Hitherto little-seen research about Billie Holiday is put to ill use.
It may have seemed good as a proposal: the acclaimed English biographer and novelist Blackburn (The Leper’s Companions, 1999, etc.) would look at jazz singer/icon Holiday through the eyes of previously unheard witnesses. But Blackburn’s book is lazy, lurid, superficial and more than a bit of a cheat. True, the late Linda Kuehl’s early-’70s interviews, which serve as the basis for this work, have never been mined extensively, but Donald Clarke made use of Kuehl’s choicest stuff in his 1994 Wishing On the Moon: The Life and Times of Billie Holiday. It quickly becomes clear why Kuehl’s own editor had misgivings about her draft biography: the witnesses—ranging from Holiday’s childhood friends in Baltimore to musicians, pimps, dope dealers and the drug agents who saw her meteoric rise to fame and precipitous fall from grace—focused on the most sordid aspects of Lady Day’s saga. Precious little is provided about her music, save in the bright remembrances of the late pianist Jimmy Rowles, while many thrice-told tales appear about her alcoholism, drug addiction, violence, bisexuality and masochistic romantic relationships. Though the sales pitch here is that new voices will be heard, the reader seldom actually hears them. Most chapters are clumsy paraphrases, and what’s verbatim is often unilluminating. Moreover, Blackburn is simply the wrong writer for the job. She betrays a nearly complete lack of knowledge of the cultures and vernaculars of jazz and drugs—a failure that dooms a project like this one from the get-go. She also pads her heavily footnoted text—which is riddled with gaping holes due to the shortfalls of Kuehl’s research—with flatly written and hardly incisive chapters, drawn entirely from secondary sources, about figures as important to Holiday’s life as saxophonist Lester Young and as peripheral as actress Tallulah Bankhead.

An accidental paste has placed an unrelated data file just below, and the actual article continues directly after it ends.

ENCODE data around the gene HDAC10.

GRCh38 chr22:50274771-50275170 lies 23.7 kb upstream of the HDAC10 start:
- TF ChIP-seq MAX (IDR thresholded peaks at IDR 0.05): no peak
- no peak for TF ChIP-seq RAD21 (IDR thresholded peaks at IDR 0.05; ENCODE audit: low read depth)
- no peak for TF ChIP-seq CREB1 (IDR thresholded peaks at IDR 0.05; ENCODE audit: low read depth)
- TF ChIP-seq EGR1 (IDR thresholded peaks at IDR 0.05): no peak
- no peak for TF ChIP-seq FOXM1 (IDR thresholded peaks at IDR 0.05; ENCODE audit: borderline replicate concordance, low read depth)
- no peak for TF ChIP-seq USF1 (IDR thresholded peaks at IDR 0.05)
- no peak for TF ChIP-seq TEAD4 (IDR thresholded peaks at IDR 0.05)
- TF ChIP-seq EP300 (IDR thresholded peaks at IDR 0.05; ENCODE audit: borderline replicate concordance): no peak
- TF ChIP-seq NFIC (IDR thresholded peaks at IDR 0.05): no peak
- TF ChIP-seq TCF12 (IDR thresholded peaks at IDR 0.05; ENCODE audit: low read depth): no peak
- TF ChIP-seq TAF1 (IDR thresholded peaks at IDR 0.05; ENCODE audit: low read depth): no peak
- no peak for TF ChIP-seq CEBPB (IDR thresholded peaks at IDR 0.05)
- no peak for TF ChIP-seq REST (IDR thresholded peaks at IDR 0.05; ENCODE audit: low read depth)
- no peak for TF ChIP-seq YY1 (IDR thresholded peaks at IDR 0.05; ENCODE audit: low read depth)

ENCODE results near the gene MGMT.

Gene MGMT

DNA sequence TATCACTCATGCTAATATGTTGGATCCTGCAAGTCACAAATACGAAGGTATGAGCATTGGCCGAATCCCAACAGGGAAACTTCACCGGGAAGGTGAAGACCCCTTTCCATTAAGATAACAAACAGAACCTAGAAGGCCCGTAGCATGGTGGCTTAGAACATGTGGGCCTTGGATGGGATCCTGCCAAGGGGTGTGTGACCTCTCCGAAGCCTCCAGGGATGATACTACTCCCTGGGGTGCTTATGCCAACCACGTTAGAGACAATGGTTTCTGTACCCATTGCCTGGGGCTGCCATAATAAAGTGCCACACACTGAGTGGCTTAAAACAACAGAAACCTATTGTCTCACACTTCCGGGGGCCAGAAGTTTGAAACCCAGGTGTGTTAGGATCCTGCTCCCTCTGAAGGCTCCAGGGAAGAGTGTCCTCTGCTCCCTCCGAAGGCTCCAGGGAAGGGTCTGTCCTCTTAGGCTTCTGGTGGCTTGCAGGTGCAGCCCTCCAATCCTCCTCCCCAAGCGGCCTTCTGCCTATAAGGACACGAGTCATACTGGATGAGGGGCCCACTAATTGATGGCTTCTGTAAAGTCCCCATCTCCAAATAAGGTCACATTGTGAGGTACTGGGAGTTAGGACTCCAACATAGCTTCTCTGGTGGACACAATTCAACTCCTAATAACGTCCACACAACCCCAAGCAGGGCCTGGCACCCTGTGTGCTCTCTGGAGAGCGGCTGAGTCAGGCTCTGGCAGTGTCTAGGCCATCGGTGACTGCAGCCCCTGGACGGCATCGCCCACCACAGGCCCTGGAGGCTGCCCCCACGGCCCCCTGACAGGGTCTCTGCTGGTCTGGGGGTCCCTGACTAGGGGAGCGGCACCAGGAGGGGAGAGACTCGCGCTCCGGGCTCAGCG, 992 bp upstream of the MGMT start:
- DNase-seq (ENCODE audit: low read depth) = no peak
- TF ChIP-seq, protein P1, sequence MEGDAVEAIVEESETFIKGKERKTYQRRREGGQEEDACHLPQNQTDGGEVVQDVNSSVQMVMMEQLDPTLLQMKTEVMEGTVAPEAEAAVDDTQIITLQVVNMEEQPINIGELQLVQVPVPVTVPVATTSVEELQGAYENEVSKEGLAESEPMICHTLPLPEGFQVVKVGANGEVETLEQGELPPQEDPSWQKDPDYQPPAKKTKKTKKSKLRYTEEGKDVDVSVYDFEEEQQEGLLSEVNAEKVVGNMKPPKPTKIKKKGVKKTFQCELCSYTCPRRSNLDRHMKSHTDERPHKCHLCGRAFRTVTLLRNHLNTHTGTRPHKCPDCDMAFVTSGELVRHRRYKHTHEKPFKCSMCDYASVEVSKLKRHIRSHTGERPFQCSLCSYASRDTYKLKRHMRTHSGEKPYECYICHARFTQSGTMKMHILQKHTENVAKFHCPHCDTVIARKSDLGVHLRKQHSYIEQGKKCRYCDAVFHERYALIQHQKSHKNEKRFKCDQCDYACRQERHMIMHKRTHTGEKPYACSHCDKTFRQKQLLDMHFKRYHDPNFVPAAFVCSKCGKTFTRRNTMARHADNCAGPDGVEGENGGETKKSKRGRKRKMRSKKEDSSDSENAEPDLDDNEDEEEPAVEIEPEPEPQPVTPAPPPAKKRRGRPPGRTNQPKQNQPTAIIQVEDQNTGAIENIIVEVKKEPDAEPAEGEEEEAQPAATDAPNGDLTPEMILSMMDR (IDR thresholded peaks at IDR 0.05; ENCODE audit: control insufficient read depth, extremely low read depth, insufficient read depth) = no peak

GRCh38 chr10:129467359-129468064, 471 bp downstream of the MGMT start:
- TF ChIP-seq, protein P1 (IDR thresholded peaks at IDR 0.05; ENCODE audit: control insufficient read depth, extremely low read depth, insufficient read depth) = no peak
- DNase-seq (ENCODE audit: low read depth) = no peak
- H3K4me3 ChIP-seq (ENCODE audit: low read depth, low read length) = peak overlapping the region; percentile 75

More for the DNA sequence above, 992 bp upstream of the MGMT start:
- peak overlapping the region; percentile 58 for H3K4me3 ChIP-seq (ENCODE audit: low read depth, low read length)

It isn’t certain that the world needs another book about Billie Holiday. But it’s definitely not this one.